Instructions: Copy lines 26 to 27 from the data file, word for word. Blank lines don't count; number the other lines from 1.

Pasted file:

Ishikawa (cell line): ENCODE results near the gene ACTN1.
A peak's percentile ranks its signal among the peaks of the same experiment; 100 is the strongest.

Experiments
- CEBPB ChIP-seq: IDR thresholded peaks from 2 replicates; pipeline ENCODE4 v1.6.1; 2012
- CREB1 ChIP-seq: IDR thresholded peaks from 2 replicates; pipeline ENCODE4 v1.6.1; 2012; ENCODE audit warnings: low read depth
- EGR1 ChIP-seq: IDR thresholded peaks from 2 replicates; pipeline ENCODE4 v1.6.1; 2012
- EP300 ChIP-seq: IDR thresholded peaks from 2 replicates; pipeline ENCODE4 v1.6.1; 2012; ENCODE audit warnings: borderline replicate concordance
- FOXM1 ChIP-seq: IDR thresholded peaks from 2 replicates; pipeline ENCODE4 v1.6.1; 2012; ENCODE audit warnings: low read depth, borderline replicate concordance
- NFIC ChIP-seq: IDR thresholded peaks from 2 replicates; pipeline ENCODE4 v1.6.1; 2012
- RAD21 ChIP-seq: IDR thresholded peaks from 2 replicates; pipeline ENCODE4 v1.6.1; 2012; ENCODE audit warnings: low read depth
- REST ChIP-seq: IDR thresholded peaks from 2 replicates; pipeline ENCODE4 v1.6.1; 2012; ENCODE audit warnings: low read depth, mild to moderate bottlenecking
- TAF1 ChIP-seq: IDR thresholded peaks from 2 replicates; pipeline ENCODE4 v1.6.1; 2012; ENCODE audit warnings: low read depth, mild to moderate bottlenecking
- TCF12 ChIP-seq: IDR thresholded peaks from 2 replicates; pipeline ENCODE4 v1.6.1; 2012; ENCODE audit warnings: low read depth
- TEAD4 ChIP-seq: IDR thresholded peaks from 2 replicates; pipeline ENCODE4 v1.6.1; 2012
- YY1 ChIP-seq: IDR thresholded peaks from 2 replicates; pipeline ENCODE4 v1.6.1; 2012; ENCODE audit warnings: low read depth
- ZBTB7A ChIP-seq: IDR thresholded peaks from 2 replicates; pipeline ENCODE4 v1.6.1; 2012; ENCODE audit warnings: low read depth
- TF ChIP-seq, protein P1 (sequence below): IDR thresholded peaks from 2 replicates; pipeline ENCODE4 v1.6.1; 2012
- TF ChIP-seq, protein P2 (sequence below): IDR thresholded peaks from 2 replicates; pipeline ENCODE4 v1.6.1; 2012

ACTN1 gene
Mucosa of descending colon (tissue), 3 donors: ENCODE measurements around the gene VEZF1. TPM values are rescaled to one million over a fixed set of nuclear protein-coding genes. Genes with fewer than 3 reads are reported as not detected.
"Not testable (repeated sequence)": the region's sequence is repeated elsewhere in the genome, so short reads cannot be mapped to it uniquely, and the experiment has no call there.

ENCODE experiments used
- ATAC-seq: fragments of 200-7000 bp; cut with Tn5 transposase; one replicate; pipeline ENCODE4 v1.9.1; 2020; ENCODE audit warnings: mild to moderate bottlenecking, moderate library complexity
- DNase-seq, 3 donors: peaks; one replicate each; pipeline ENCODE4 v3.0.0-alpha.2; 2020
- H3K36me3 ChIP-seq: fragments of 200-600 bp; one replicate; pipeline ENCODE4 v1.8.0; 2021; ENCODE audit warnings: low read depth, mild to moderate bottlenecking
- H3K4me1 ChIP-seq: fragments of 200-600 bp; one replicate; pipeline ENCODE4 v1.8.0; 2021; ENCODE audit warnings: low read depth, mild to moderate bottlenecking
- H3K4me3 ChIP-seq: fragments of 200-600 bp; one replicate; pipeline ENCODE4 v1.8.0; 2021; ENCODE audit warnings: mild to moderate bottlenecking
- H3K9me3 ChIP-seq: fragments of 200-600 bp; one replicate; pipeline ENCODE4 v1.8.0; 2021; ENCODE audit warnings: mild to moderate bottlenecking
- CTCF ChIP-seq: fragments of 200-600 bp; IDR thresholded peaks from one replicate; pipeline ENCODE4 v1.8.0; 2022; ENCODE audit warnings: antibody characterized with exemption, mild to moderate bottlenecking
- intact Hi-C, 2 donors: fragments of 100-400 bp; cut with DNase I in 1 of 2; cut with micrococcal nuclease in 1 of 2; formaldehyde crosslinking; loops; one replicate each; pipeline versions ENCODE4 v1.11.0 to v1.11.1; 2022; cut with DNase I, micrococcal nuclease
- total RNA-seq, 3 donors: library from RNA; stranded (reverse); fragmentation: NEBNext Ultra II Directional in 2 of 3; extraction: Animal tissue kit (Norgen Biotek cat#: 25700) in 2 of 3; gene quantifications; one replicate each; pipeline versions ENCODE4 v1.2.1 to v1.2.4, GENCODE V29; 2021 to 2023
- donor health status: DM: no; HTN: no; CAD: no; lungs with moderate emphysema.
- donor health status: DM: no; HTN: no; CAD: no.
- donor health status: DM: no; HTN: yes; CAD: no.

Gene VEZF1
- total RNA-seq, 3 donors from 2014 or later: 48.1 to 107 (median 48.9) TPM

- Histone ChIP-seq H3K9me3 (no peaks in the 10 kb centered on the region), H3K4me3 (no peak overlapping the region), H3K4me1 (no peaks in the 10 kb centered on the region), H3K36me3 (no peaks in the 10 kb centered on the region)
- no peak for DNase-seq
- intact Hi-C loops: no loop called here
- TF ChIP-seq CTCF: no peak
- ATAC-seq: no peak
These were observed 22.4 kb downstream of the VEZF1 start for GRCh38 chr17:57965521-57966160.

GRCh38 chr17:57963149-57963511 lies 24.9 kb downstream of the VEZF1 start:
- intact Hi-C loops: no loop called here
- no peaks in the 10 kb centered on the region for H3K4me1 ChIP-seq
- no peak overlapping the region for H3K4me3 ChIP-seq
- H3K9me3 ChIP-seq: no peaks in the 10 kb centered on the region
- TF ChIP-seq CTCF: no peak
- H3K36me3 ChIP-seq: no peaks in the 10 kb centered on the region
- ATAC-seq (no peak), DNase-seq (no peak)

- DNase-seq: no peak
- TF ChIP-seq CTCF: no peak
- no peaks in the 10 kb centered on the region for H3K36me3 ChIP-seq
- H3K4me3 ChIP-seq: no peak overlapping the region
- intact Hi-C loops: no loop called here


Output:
- H3K4me1 ChIP-seq: fragments of 200-600 bp; one replicate; pipeline ENCODE4 v1.8.0; 2021; ENCODE audit warnings: low read depth, mild to moderate bottlenecking
- H3K4me3 ChIP-seq: fragments of 200-600 bp; one replicate; pipeline ENCODE4 v1.8.0; 2021; ENCODE audit warnings: mild to moderate bottlenecking